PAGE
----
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Drive Versus Passion – Randy Komisar Las Vegas Growth Summit

Posted by Douglas Wick on Mon, Nov 10, 2014

Is there a difference between being driven to do something and being passionate about it?

describe the imageRandy Komisar, author of The Monk and the Riddle: The Art of Creating a Life While Making a Living believes there is. 

The book reflects the loss in values he sensed after having started several companies in Silicon Valley.  The book is what he calls his rant on this destitution.

Komisar describes himself as a reluctant business person.  He had a passion to change the world.  Harvard Business Review approached him to write a book, and he decided to work out of coffee shops and produce this parable.

As described on Amazon in The Monk and the Riddle: The Art of Creating a Life While Making a Living, Komisar asks, “What would you be willing to do for the rest of your life...?” It's a question most of us consider only hypothetically-opting instead to "do what we have to do" to earn a living. But in the critically acclaimed bestseller "The Monk and the Riddle", entrepreneurial sage Randy Komisar asks us to answer it for real. The book's timeless advice - to make work pay not just in cash, but in experience, satisfaction, and joy - will be embraced by anyone who wants success to come not just from what they do, but from who they are.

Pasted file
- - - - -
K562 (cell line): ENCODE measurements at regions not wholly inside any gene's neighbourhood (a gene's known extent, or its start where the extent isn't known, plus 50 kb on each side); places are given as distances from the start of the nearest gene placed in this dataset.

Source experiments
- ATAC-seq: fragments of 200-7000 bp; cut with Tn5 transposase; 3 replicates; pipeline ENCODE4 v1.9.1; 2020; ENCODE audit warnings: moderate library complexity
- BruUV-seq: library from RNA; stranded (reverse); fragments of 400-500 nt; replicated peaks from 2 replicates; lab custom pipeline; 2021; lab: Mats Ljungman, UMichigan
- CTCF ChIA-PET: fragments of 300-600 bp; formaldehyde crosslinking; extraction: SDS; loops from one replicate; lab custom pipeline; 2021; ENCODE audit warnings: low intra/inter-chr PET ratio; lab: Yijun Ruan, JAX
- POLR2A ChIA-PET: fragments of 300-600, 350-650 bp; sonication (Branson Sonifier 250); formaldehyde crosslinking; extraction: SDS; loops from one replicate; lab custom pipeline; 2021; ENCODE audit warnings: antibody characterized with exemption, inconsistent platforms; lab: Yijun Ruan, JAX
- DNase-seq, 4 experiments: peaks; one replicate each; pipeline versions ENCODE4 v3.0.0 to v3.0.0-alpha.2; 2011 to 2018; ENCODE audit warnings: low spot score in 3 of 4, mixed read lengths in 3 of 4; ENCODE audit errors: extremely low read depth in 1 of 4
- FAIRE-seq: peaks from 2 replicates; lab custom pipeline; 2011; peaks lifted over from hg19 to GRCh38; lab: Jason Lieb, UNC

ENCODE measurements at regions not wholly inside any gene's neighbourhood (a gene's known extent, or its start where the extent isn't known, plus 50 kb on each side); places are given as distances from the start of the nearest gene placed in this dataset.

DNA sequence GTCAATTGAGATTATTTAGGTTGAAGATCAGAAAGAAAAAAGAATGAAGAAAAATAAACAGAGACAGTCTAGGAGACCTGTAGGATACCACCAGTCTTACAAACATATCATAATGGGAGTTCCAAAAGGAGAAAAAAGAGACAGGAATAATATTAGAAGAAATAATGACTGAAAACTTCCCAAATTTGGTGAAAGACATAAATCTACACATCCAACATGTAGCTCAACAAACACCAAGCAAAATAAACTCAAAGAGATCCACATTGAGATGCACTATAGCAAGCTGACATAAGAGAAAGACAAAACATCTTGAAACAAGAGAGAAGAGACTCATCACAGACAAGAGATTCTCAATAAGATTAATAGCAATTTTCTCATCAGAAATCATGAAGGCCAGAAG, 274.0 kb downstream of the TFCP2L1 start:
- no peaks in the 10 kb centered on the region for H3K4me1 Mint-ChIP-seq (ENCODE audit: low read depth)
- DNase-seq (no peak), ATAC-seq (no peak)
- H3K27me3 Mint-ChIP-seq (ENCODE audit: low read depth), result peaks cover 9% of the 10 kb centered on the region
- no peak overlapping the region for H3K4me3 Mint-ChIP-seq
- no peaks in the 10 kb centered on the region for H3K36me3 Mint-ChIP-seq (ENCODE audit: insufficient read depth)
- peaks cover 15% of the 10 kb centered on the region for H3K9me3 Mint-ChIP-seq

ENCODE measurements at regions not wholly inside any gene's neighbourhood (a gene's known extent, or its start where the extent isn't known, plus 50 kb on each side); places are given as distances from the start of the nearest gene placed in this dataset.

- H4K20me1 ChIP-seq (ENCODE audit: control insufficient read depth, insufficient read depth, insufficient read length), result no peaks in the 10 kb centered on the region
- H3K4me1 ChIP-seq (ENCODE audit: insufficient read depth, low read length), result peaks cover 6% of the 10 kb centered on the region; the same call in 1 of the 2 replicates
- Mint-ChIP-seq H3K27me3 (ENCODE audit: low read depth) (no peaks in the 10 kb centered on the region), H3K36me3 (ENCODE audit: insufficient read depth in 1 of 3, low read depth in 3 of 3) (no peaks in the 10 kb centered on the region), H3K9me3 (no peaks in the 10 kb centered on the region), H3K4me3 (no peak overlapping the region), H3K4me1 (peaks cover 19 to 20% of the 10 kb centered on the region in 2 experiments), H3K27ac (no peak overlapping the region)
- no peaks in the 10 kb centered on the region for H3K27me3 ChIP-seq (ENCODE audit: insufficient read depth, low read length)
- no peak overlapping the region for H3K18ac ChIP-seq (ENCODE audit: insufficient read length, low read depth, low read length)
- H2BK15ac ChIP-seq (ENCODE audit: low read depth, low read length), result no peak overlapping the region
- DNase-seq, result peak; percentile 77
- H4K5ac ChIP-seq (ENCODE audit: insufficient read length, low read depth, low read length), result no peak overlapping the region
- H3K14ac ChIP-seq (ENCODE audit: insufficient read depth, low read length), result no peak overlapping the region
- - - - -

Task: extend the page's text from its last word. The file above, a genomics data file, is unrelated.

Komisar in his Q&A with Verne Harnish at the Growth Summit describes Drive and Passion this way:

Drive is always feeling compelled to do something.  When he left his last company before writing the book he had lost his passion.  He had the drive to do it, but not the passion. Drive is a push.

Passion is being drawn toward things.  Passion 0 resized 600It’s not following but rather engaging body and soul in doing it.  In this fashion Passion is Pull. 

This Q&A with Verne tied back to the first presentation from Salim Ismail as discussed in my blog Disruptive Innovation.  Salim’s book Exponential Organizations: Why new organizations are ten times better, faster, and cheaper than yours (and what to do about it) offers one of the essential elements for Exponential Organizations is a MTP (Massive Transformative Purpose).  It’s Salim’s step one in starting an ExO (exponential organization).

We’ve discussed building a Core Purpose as part of your One Page Strategic Plan.  It’s an essential piece of building a business Jim Collins provided in Built to Last

MTP eXo book resized 600How is an MTP different from Core Purpose?  Perhaps it’s not. Salim describes the MTP as follows: Feeding on Simon Sinek’s “Why?” question, it is critical that you are excited and utterly passionate about the problem space you plan to attack. So, begin by asking the question: What is the biggest problem I’d like to see solved? Identify that problem space and then come up with an MTP for it.